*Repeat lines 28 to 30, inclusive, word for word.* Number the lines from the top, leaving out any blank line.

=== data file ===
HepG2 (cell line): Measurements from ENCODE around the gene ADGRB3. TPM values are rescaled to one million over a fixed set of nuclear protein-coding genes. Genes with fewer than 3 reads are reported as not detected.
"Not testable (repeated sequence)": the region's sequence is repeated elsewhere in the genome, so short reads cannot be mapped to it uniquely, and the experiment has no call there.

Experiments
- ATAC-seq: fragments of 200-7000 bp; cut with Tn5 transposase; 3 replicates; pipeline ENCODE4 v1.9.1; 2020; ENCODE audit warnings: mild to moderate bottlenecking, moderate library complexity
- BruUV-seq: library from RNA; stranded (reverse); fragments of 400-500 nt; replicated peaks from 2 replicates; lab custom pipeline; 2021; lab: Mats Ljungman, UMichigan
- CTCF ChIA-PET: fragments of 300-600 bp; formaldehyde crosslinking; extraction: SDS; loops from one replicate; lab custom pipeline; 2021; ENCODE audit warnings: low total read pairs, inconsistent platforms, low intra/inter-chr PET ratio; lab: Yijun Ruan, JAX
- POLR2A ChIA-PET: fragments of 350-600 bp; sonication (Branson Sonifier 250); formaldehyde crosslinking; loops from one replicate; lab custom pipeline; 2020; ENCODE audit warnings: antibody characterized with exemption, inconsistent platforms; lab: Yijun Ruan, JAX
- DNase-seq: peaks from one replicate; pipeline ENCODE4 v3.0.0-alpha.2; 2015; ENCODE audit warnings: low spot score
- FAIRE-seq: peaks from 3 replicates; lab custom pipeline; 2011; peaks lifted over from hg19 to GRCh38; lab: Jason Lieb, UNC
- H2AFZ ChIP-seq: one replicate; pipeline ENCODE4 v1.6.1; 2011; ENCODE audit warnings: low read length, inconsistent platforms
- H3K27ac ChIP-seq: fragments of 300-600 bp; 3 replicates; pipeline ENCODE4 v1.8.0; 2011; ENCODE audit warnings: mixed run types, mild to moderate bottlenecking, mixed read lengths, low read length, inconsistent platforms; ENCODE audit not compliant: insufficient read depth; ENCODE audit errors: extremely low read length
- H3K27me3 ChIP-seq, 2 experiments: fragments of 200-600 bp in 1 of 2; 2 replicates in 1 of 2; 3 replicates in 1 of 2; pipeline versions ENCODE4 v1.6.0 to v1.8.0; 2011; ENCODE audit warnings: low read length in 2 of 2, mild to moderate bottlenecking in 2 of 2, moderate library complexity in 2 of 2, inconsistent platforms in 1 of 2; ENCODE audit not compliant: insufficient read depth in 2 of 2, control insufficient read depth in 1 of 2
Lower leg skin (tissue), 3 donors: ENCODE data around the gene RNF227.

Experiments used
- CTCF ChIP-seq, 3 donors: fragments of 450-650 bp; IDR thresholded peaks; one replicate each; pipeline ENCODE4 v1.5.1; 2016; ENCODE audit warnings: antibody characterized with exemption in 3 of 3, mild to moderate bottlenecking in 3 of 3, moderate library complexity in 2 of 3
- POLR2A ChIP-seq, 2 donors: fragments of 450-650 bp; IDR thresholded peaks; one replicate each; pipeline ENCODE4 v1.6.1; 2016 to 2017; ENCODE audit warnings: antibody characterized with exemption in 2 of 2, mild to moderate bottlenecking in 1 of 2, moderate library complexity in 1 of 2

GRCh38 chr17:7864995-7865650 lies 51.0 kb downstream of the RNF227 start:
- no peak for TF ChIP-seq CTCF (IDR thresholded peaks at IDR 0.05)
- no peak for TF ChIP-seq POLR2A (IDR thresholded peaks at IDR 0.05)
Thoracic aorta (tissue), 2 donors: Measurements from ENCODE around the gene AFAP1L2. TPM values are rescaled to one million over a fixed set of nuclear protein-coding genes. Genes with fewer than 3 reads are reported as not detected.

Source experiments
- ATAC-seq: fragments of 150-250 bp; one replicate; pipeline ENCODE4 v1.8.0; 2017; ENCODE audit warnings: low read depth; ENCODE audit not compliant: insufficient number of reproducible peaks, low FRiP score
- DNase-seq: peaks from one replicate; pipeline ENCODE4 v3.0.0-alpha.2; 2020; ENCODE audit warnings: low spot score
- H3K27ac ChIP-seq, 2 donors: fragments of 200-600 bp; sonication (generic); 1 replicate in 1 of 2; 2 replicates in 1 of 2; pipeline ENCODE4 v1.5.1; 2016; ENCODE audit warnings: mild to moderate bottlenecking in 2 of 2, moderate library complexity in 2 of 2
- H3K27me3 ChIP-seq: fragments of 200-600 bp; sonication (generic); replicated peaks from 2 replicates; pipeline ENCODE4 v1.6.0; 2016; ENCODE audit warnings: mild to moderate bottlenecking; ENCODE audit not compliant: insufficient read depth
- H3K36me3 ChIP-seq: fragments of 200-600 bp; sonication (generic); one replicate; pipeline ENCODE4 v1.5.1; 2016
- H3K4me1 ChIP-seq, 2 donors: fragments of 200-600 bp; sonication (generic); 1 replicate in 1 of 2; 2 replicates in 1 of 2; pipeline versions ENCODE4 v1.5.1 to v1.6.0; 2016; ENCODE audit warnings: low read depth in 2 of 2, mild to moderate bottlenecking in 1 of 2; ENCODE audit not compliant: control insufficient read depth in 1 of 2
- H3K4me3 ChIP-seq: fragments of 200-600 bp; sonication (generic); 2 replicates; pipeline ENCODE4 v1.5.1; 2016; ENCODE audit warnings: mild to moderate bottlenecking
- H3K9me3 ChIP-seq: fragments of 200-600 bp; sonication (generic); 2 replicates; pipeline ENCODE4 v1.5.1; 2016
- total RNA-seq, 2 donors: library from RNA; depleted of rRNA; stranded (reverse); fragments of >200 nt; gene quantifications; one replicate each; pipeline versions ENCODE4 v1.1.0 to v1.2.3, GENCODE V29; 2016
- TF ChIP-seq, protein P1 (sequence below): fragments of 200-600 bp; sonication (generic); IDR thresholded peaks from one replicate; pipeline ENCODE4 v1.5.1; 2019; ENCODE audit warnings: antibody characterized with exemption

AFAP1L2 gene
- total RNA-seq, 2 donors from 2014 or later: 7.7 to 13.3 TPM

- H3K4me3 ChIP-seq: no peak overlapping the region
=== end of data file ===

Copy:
- H3K4me3 ChIP-seq: fragments of 200-600 bp; sonication (generic); 2 replicates; pipeline ENCODE4 v1.5.1; 2016; ENCODE audit warnings: mild to moderate bottlenecking
- H3K9me3 ChIP-seq: fragments of 200-600 bp; sonication (generic); 2 replicates; pipeline ENCODE4 v1.5.1; 2016
- total RNA-seq, 2 donors: library from RNA; depleted of rRNA; stranded (reverse); fragments of >200 nt; gene quantifications; one replicate each; pipeline versions ENCODE4 v1.1.0 to v1.2.3, GENCODE V29; 2016